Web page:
Back in the summer of 2009, I exchanged several messages with the creator of Brass Goggles in hopes of completing a full interview for publication in the Gatehouse Gazette. Unfortunately, after emailing back and forth a few times, I didn’t hear back from her anymore, but I would like to share with you these tidbits of Brass Goggles history.
You must recall that for several years Brass Goggles was the most popular steampunk website until “Tinkergirl” gave up blogging and disappeared.
The Steampunk Forum, the message board that’s been hosted under Brass Goggles‘s domain since February 2007, continues to be the most active of its kind.
Brass Goggles started in 2006. The archives from those days are still available at the blog, so you can read up on what was popular in steampunk fandom in those days. Tinkergirl even promoted The Gatehouse (or an early version of it) that year.
I asked her why she started Brass Goggles. Tinkergirl explained that, at the time, there really weren’t an awful lot of steampunk websites around. Besides the precursor to this website, Krzysztof Janicz’ Retrostacja was up and running as well Victorian Adventures in a Past That Wasn’t by Cory Gross, who currently blogs at Voyages Extraordinaries. There were a few other, less popular websites, most of which have either disappeared or are no longer updated.
Tinkergirl told me that after she discovered steampunk, her appetite was “voracious.”
I was doing Internet searches for all sorts of related keywords — steampunk, steam punk, Victorian science-fiction, vsf, goggles, Verne, Wells, etc., etc. I found several specialized sites — the ones I remember most are Steampunk Central and The Clockworkers Guild. Unfortunately, with an appetite as deep as I had, the sites I found were very quickly devoured. For a few weeks I tried all sorts of different searches and kept up with The Clockworkers Guild. Most of the specialized sites I found were either dormant, dead or geologically slow to update compared to what I was accustomed to in these days of daily blog posts.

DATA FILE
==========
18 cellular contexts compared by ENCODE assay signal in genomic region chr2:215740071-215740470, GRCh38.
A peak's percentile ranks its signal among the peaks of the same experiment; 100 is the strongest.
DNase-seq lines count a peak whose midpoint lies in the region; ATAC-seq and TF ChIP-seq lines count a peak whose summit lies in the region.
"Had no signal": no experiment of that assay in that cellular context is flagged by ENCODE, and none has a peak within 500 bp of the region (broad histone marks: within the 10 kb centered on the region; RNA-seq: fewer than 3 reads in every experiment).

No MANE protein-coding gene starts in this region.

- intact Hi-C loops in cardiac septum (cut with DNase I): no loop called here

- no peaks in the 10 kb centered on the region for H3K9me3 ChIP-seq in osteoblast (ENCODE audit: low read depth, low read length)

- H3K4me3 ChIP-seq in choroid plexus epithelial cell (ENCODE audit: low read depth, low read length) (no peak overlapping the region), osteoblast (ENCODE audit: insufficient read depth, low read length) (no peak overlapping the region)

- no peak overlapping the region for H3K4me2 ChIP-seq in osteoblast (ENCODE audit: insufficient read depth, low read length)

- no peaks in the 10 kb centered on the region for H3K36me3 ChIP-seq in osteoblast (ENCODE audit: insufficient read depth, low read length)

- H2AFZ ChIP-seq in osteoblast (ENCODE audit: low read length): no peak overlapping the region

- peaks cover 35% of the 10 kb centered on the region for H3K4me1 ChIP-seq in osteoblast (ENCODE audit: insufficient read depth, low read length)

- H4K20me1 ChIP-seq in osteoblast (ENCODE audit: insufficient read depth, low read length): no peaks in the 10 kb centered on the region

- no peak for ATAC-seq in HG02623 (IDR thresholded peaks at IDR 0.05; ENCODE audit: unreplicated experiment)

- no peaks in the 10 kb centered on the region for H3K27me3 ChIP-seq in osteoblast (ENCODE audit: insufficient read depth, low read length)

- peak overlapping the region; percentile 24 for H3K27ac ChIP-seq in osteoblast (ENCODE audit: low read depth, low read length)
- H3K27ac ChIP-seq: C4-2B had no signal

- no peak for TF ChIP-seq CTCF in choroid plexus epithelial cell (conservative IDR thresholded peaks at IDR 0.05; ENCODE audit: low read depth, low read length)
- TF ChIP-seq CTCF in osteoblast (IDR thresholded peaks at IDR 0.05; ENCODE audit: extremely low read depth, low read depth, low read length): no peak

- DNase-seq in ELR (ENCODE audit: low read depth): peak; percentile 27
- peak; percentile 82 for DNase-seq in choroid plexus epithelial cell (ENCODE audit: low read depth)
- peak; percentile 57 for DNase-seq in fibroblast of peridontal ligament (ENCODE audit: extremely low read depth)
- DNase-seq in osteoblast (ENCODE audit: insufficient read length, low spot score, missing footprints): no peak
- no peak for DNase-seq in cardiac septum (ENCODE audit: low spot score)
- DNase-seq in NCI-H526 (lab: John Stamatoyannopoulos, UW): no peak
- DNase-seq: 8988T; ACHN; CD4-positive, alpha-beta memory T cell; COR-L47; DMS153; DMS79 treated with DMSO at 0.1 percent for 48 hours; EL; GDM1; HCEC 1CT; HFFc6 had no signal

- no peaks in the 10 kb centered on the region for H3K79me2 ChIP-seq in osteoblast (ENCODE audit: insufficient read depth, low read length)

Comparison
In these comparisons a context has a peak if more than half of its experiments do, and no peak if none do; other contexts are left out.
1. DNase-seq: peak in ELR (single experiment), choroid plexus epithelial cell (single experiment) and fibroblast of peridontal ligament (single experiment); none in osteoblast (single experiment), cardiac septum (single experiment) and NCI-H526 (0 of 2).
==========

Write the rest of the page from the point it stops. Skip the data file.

I got annoyed that I couldn’t find a site that would update frequently, with high-quality goodies to ogle and learn about, and useful links to allow me to learn more about the juiciest information. In fact, it annoyed me so much that I decided I’d better do something about it. I was going to make the site that I had desperately wanted to find.
Now, that was a horribly audacious thing to even consider — I boggle at my own cheek these days! But in my all encompassing obsession, I’d found so much good stuff that you’d not have found unless you’d really had a root around the corners of the internet — and in that way that a child wants to show everyone the amazing thing they’ve found, I wanted to show my treasures to others who might be interested.
Several days later, I’d investigated the different blogging software solutions and decided on WordPress. My gentleman friend of the time talked me through the install on my “free” webspace that I got with my internet connection, and I spent a day or so modifying an existing theme. One morning, in the shower, and without warning, the name “Brass Goggles” popped into my head and it just all came together.
It certainly did!
Back in those days, a regularly updated steampunk blog that reported on art projects, books, costuming and websites was a novelty. Brass Goggles became an essential venue for steampunk enthusiasts and with its forums managed to bring together a steampunk community, pretty much for the first time.